2. From seaside to swamp to Conjunto Palmeiras
Fortaleza has a population of 2.5 million inhabitants and is a major tourist destination attracting around 2 million visitors per year to its white-sand beaches, blue-water ocean, warm temperatures and exciting nightlife. Today, one can observe a modern tourist infrastructure lounging the city’s coastal and wealthiest area (Figure 1). However, this area of Fortaleza was not always a haven for tourists and the wealthy.
Figure 1: Fortaleza’s modern skyline
In fact, prior to 1973 this coastal region of the city was occupied by fishermen and low-income families (Figure 2).
Figure 2: Fortaleza’s coastal region in the 1970s
Seeing the potential for tourism growth, coupled with the appreciation of real estate in the area, the local municipality implemented an urbanization policy which involved driving the favelados (a derogatory term for slum residents) out of the area. This urban policy, executed by the Fundação para o Serviço Social de Fortaleza (Fortaleza Social Service Foundation), involved displacing slum residents from the central, privileged districts of Fortaleza to the suburban and undeveloped areas of the city.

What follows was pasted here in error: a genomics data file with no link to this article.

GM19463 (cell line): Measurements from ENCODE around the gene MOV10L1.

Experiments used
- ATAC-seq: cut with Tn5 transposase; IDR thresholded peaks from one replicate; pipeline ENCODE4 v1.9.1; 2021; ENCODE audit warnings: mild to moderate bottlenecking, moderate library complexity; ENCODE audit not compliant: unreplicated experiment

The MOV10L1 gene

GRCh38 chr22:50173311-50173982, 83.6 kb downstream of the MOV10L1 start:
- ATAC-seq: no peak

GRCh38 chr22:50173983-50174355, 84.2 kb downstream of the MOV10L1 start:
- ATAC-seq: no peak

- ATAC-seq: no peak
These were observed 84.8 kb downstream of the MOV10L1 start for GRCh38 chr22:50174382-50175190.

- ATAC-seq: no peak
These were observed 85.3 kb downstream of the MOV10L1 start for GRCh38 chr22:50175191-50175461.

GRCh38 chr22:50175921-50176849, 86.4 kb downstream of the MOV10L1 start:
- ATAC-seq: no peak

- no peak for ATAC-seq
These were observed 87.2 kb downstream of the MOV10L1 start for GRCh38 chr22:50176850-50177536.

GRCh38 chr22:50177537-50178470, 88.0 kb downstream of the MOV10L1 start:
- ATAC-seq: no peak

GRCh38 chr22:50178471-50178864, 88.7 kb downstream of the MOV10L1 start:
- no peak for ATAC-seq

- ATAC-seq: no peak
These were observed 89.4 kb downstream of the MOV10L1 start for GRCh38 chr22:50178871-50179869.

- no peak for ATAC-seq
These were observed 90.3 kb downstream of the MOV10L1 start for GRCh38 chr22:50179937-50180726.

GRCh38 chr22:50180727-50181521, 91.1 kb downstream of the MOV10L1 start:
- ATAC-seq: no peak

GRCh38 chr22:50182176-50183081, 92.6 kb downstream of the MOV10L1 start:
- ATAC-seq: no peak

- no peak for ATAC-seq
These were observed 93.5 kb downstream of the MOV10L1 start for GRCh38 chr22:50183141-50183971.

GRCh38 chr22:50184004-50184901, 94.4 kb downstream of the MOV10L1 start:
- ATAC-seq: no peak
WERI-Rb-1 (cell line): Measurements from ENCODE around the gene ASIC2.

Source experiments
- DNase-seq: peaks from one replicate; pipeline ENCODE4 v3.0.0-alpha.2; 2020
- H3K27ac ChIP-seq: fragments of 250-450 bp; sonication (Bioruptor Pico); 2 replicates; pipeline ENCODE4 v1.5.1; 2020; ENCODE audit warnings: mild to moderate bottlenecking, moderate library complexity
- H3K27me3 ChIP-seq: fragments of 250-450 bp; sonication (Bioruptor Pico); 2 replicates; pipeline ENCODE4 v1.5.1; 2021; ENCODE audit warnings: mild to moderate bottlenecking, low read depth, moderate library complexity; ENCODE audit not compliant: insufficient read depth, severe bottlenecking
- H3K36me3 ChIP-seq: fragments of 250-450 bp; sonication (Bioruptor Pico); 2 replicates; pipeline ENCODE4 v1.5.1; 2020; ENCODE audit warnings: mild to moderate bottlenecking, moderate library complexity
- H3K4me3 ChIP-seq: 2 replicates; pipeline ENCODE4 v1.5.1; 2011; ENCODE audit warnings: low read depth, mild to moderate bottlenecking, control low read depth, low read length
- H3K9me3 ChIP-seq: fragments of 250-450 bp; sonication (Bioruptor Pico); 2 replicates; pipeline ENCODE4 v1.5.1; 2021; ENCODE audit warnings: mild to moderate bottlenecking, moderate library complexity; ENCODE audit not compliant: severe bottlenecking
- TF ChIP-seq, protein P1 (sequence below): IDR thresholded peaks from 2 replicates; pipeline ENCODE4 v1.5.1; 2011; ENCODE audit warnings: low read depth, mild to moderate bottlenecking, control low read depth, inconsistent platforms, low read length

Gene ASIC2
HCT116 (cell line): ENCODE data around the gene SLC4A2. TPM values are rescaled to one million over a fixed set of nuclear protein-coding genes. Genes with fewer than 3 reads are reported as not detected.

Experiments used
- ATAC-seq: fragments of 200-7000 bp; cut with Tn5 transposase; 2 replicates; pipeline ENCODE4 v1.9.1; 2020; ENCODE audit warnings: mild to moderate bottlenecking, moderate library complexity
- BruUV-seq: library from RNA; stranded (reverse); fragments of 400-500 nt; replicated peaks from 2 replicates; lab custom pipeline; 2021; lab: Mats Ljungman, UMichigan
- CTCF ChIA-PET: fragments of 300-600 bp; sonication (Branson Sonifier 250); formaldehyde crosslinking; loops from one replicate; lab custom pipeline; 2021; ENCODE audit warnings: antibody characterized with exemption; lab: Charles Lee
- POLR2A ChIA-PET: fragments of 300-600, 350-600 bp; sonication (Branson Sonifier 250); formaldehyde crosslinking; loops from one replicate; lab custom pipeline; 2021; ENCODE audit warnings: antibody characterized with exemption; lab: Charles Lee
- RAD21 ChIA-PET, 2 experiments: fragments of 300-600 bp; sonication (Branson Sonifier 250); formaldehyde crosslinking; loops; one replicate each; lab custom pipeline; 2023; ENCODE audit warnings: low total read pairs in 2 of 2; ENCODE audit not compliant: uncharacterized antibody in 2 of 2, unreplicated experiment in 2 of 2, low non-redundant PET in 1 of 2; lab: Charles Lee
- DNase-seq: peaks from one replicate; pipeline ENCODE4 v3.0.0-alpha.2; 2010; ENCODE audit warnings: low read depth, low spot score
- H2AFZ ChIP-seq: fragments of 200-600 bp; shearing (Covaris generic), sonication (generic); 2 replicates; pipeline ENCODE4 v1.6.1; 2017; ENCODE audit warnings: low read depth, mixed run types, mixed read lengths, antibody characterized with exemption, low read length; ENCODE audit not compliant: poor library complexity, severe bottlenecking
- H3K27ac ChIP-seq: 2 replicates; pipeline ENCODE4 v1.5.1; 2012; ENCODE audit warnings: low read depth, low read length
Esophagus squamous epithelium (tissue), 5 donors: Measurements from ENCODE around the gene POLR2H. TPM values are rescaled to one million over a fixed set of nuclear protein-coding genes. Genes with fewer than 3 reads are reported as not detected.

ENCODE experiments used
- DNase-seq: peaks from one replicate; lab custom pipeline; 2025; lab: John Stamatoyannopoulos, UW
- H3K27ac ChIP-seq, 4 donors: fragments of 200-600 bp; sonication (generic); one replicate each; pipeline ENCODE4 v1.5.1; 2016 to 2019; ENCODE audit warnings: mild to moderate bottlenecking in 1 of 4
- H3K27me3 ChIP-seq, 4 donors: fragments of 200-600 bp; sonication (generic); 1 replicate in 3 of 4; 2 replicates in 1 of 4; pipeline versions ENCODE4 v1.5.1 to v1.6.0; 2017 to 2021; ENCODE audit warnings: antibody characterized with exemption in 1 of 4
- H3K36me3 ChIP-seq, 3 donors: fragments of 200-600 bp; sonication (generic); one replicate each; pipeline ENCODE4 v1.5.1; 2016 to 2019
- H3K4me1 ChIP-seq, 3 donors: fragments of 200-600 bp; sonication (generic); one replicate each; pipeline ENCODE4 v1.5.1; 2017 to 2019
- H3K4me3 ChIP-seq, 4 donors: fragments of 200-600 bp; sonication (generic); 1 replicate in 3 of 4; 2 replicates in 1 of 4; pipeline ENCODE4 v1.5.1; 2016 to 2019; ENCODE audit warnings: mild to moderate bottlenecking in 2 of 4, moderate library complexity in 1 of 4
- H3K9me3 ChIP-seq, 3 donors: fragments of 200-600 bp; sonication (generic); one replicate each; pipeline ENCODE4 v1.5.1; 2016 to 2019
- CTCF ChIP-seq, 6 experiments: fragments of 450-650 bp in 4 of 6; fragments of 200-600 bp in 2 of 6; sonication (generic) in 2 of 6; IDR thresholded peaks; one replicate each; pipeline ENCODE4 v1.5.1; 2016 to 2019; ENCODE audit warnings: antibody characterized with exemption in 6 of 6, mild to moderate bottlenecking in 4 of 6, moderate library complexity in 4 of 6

The displaced residents were forced to abandon their homes by the seaside and were assigned a vast land in a swampy and empty area located on the outskirts of Fortaleza, about 22 kilometers away from the ocean. While the city was focused on developing tourism on the one hand, its urban policy on the other hand, neglected to deal with the structural and social problems which displacement imposed on the slum residents. The swampy land allocated to the displaced residents was far from schools and city jobs and devoid of basic urban facilities such as public transportation, water supply, sanitation and electricity. It was, therefore, in these dismal conditions that the community of displaced 1,500 low-income families, called Conjunto Palmeiras (loosely translated as the Neighbourhood of Palm Trees, the latter being indigenous to the area ), was born in 1973.
From 1973 to 1981, the population of Conjunto Palmeiras grew significantly due to the additional settlement of migrants coming from Brazil’s interior rural areas. Within a short period of time, Conjunto Palmeirasexpanded into a peri-urban slum of 32,000 inhabitants. As in the case of other Brazilian favelas, this expansion happened in the absence of basic infrastructures and social services. The inhabitants lived in dreadful conditions with very low levels of, and possibilities for human development.